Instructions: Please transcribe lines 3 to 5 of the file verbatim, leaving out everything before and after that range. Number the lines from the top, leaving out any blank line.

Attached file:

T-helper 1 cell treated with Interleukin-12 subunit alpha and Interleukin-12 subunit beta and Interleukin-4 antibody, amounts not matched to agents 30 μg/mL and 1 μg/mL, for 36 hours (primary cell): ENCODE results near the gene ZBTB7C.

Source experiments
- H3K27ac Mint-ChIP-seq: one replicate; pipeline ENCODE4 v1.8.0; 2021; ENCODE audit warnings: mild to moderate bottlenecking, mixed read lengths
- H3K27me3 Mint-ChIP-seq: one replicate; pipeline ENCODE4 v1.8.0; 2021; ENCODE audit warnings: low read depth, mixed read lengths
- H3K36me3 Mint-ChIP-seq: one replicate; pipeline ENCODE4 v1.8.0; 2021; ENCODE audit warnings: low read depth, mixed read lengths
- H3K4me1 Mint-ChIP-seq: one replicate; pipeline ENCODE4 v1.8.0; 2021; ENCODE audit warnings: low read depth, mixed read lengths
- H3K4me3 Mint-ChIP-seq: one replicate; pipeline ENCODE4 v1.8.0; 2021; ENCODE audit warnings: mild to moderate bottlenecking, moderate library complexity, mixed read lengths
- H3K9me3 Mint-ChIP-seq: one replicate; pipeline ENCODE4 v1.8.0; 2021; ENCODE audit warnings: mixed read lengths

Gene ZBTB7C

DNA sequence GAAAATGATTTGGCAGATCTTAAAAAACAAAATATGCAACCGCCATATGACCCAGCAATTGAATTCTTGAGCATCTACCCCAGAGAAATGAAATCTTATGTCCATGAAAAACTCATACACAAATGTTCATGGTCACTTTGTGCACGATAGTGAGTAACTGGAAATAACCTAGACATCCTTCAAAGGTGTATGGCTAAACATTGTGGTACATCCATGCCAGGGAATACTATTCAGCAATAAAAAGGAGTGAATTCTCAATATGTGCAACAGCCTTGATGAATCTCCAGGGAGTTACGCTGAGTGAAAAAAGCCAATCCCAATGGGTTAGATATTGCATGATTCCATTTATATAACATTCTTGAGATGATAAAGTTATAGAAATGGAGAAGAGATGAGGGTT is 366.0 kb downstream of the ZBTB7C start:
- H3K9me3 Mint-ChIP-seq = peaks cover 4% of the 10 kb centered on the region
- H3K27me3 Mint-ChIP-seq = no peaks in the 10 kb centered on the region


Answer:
- H3K27ac Mint-ChIP-seq: one replicate; pipeline ENCODE4 v1.8.0; 2021; ENCODE audit warnings: mild to moderate bottlenecking, mixed read lengths
- H3K27me3 Mint-ChIP-seq: one replicate; pipeline ENCODE4 v1.8.0; 2021; ENCODE audit warnings: low read depth, mixed read lengths
- H3K36me3 Mint-ChIP-seq: one replicate; pipeline ENCODE4 v1.8.0; 2021; ENCODE audit warnings: low read depth, mixed read lengths